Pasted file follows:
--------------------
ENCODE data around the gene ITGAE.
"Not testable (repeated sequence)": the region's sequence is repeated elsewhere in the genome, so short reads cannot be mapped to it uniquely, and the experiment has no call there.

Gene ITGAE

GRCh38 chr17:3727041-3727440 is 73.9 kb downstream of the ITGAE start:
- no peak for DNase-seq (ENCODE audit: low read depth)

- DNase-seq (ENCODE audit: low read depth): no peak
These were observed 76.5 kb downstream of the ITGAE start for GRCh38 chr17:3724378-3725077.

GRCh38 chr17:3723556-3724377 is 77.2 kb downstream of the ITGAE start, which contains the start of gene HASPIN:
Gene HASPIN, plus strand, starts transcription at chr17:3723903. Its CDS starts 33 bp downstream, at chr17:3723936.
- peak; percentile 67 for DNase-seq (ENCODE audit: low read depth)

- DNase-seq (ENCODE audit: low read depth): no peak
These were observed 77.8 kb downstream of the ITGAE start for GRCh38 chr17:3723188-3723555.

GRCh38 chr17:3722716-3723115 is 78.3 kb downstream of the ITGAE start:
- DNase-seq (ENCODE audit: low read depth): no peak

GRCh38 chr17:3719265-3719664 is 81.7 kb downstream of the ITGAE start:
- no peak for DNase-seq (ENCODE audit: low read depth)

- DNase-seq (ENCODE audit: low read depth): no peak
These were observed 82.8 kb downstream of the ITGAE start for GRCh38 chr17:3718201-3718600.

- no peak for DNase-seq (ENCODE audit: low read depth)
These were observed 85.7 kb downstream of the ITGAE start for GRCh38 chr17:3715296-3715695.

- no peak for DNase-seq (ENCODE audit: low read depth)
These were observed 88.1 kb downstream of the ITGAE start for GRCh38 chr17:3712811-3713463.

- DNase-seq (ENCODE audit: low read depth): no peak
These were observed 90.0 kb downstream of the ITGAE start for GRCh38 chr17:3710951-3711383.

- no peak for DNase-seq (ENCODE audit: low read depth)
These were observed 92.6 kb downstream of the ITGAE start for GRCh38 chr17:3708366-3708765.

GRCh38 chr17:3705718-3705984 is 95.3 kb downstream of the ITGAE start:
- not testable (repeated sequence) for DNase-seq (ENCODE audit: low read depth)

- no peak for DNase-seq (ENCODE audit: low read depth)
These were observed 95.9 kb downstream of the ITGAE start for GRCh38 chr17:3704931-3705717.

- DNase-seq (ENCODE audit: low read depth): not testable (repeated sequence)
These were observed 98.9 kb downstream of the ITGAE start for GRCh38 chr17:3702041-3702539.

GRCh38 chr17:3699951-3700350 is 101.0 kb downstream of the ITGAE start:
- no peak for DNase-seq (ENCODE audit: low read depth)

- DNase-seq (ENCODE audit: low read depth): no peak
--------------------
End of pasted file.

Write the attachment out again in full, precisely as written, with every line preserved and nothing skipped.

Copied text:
ENCODE data around the gene ITGAE.
"Not testable (repeated sequence)": the region's sequence is repeated elsewhere in the genome, so short reads cannot be mapped to it uniquely, and the experiment has no call there.

Gene ITGAE

GRCh38 chr17:3727041-3727440 is 73.9 kb downstream of the ITGAE start:
- no peak for DNase-seq (ENCODE audit: low read depth)

- DNase-seq (ENCODE audit: low read depth): no peak
These were observed 76.5 kb downstream of the ITGAE start for GRCh38 chr17:3724378-3725077.

GRCh38 chr17:3723556-3724377 is 77.2 kb downstream of the ITGAE start, which contains the start of gene HASPIN:
Gene HASPIN, plus strand, starts transcription at chr17:3723903. Its CDS starts 33 bp downstream, at chr17:3723936.
- peak; percentile 67 for DNase-seq (ENCODE audit: low read depth)

- DNase-seq (ENCODE audit: low read depth): no peak
These were observed 77.8 kb downstream of the ITGAE start for GRCh38 chr17:3723188-3723555.

GRCh38 chr17:3722716-3723115 is 78.3 kb downstream of the ITGAE start:
- DNase-seq (ENCODE audit: low read depth): no peak

GRCh38 chr17:3719265-3719664 is 81.7 kb downstream of the ITGAE start:
- no peak for DNase-seq (ENCODE audit: low read depth)

- DNase-seq (ENCODE audit: low read depth): no peak
These were observed 82.8 kb downstream of the ITGAE start for GRCh38 chr17:3718201-3718600.

- no peak for DNase-seq (ENCODE audit: low read depth)
These were observed 85.7 kb downstream of the ITGAE start for GRCh38 chr17:3715296-3715695.

- no peak for DNase-seq (ENCODE audit: low read depth)
These were observed 88.1 kb downstream of the ITGAE start for GRCh38 chr17:3712811-3713463.

- DNase-seq (ENCODE audit: low read depth): no peak
These were observed 90.0 kb downstream of the ITGAE start for GRCh38 chr17:3710951-3711383.

- no peak for DNase-seq (ENCODE audit: low read depth)
These were observed 92.6 kb downstream of the ITGAE start for GRCh38 chr17:3708366-3708765.

GRCh38 chr17:3705718-3705984 is 95.3 kb downstream of the ITGAE start:
- not testable (repeated sequence) for DNase-seq (ENCODE audit: low read depth)

- no peak for DNase-seq (ENCODE audit: low read depth)
These were observed 95.9 kb downstream of the ITGAE start for GRCh38 chr17:3704931-3705717.

- DNase-seq (ENCODE audit: low read depth): not testable (repeated sequence)
These were observed 98.9 kb downstream of the ITGAE start for GRCh38 chr17:3702041-3702539.

GRCh38 chr17:3699951-3700350 is 101.0 kb downstream of the ITGAE start:
- no peak for DNase-seq (ENCODE audit: low read depth)

- DNase-seq (ENCODE audit: low read depth): no peak